8K Construction Is Rescuing Cincinnati’s Historic Homes


For our August 2017 issue, we explored Cincinnati’s rebuilding boom.

Graphic designer Mike Fischer and pal Barrett McClish had both just moved back to Cincinnati in 2009 after career stints on opposite coasts. On a whim, the pair, along with then-business partner Tyler Zurick, purchased a neglected Northside home for $8,000 with the intent to flip it. (McClish has “a really strong mind for construction and mechanical things,” says Fischer). The group, who “had never done anything like it,” adds Fischer, spent a year gutting the place and rebuilding before selling it. “We made like $11 an hour for our troubles,” he says with a laugh. Still: “We decided to keep going.” 8K Construction, named for the price tag on that first house, was born.

Michael Fischer (left) and Barret McClish (right) of 8K Construction, photographed June 22, 2017, in Evanston in front of a Fairfield Avenue home they’re restoring.

Photograph by Wes Battoclette

Fast forward eight years. Fischer and McClish, who initially worked solely in Northside, are rehabbing their seventh project in OTR right now—“about our twentieth house” overall, says Fischer. They’ve also grown from house flippers into self-described specialists in historic renovations of residential buildings, including multi-family, mixed-use rental properties.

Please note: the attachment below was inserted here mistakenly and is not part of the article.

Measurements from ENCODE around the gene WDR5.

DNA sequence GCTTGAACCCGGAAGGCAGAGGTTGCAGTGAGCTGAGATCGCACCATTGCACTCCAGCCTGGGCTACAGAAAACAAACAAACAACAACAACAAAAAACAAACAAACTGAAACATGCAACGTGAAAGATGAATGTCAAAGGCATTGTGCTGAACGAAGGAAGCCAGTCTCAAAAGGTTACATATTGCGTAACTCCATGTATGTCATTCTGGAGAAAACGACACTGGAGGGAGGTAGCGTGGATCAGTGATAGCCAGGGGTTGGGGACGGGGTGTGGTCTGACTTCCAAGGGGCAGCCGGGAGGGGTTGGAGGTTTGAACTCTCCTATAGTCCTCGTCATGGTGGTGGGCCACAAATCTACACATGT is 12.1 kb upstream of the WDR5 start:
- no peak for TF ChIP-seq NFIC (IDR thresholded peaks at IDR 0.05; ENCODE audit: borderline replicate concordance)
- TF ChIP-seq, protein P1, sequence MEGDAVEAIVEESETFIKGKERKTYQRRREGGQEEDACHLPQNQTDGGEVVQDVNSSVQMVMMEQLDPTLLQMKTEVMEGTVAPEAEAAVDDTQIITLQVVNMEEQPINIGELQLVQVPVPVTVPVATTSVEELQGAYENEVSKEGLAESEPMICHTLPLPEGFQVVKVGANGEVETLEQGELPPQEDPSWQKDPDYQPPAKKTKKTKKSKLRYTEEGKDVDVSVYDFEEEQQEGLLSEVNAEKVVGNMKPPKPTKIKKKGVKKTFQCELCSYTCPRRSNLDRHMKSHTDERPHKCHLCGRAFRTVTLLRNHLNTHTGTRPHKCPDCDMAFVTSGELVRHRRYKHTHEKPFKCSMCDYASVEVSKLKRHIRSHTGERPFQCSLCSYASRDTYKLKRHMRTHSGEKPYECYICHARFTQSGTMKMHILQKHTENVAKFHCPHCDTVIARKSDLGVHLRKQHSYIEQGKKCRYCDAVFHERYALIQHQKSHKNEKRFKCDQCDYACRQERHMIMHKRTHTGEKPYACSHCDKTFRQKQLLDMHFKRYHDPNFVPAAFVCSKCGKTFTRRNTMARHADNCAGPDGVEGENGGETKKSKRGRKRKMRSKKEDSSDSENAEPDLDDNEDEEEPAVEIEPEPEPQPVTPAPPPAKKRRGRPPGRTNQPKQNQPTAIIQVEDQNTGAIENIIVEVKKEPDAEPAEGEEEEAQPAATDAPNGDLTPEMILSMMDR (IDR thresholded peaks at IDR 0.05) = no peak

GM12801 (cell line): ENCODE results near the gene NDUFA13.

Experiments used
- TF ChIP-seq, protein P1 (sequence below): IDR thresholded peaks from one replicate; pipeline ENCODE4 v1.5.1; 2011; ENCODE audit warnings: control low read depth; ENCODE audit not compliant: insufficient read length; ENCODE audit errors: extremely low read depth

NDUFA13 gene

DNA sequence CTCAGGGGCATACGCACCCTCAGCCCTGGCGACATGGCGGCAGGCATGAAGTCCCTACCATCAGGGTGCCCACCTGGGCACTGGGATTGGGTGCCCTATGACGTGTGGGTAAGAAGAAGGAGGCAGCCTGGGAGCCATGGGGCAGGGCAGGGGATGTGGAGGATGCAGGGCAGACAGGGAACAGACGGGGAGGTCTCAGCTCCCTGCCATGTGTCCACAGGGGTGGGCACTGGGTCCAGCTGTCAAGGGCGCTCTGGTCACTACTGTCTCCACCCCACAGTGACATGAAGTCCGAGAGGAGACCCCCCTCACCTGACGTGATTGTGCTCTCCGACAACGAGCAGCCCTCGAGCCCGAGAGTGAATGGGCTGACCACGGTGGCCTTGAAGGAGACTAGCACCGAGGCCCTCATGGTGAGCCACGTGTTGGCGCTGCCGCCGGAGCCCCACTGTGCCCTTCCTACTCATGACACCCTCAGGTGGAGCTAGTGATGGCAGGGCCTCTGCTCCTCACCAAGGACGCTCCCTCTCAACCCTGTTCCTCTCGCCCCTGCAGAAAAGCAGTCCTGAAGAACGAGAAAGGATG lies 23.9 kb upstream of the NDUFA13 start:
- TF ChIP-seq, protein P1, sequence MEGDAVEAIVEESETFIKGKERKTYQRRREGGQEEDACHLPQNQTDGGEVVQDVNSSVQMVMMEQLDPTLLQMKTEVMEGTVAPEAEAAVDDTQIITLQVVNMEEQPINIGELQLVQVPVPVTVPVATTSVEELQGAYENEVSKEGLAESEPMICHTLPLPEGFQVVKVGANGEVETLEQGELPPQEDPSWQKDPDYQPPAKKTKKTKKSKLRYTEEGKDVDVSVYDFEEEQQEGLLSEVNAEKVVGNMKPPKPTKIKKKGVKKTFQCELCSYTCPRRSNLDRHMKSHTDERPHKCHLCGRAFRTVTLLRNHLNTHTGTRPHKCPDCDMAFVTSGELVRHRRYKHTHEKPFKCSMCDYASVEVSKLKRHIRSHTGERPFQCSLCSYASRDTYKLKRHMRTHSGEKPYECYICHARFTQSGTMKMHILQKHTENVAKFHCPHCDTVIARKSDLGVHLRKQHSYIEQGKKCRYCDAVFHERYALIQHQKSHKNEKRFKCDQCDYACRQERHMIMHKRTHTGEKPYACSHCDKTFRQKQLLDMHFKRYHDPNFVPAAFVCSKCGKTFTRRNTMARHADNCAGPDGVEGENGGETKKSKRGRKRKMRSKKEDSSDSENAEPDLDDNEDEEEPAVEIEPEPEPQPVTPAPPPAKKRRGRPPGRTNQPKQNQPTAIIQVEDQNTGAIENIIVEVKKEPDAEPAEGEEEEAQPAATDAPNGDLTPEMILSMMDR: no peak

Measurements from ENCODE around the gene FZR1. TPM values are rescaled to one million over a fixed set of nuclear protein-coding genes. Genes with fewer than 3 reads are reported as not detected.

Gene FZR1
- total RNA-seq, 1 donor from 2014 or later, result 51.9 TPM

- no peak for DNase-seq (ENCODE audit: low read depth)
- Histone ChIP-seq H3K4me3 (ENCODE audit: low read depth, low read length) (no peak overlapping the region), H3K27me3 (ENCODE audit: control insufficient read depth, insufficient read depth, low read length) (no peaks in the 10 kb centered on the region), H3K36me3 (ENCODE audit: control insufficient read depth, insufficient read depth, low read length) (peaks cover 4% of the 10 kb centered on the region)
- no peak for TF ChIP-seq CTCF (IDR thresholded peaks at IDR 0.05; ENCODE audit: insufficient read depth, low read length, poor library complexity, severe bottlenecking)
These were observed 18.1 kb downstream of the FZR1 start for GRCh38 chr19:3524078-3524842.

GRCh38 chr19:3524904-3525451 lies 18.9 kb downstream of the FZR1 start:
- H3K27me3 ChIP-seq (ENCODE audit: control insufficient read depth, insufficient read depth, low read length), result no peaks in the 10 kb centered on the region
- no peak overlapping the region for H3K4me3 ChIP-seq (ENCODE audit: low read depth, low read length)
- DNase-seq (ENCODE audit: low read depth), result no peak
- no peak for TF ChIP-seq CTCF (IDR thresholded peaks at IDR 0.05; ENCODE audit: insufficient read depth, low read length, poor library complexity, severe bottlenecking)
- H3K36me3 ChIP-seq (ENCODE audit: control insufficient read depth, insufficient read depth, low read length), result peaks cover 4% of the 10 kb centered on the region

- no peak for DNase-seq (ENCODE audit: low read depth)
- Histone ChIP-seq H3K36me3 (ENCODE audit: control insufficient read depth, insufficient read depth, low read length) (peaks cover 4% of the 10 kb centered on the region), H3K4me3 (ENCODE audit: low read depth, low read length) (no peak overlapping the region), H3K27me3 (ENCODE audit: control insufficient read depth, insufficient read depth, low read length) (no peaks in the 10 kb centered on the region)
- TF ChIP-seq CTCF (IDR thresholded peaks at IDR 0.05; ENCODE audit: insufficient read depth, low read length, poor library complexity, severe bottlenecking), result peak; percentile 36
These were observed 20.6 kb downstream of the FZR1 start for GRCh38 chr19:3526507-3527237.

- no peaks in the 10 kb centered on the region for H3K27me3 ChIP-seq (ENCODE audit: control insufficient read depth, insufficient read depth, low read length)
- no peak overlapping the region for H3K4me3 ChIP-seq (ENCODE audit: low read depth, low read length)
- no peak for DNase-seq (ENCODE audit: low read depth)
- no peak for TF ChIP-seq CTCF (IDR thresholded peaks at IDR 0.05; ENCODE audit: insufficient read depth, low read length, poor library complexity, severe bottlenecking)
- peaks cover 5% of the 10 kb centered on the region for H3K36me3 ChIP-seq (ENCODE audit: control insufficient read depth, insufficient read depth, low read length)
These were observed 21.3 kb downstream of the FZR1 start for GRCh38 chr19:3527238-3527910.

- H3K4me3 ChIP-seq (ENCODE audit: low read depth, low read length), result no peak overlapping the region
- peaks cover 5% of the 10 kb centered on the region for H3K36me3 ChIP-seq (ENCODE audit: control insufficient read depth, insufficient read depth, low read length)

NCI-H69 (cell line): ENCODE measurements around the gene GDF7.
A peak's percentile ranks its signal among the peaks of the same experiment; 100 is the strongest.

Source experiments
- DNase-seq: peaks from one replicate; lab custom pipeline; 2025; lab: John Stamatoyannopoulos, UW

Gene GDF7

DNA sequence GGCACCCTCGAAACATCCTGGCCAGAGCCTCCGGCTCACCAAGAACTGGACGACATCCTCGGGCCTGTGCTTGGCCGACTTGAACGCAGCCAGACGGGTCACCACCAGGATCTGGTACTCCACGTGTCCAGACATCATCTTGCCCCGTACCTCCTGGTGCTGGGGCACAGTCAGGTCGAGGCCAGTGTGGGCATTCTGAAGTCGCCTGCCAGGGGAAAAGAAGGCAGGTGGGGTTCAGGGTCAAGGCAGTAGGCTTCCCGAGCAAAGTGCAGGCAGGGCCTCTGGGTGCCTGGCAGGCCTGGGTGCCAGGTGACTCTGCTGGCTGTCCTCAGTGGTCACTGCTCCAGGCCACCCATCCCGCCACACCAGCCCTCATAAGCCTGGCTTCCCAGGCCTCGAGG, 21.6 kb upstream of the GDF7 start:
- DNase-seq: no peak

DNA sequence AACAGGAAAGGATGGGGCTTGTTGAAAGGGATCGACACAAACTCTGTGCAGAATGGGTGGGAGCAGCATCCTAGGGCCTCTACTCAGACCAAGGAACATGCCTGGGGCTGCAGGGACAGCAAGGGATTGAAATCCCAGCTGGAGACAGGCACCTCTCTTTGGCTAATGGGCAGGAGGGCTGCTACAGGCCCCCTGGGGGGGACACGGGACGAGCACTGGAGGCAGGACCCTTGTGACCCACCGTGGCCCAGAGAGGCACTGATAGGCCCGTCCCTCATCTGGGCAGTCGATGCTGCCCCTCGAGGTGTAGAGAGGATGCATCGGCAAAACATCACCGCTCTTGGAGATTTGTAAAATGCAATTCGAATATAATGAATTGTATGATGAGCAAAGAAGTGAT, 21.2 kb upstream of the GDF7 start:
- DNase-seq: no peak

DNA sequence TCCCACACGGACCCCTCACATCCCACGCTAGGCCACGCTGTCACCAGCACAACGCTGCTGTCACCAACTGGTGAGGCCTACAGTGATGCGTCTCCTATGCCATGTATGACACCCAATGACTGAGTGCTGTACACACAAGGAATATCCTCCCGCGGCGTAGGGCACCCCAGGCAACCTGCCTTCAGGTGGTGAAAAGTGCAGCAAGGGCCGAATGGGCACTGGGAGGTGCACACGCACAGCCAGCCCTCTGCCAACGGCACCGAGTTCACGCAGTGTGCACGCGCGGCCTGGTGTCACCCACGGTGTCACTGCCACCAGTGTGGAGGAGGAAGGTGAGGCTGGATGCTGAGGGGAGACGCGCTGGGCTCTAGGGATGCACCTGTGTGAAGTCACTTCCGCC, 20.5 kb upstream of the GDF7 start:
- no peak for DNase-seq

Barret McClish (left) and Mike Fischer inside a project underway in Evanston

Photography by Wes Battoclette

8K’s takeaway on demo versus renovation? “Anything is salvageable,” says Fischer. “We’ve had buildings literally collapse and we’ve re-built them”—including one that collapsed twice. When asked why he’d go to all that trouble for crumbling old structures, Fischer notes environmental concerns with demos and the “value in what was standard back then—the quality of craftsmanship and materials.” He also waxes philosophic, noting, “what we value as a culture is pretty evident in what we keep, what we decide to throw away.”

4018 Apple St. in Northside after 8K had their way with it…

Photograph by Wes Battoclette

…and before

Photograph by Wes Battoclette


Fischer remembers a woman who once drove past an 8K job site looking for her childhood home, a neighboring structure that had been torn down. “Her family was in the car and it was just brutal. They couldn’t share that visual kind of feeling—This is where my mom grew up. It’s all gone, relegated to memory. And that’s going to slowly fade.”

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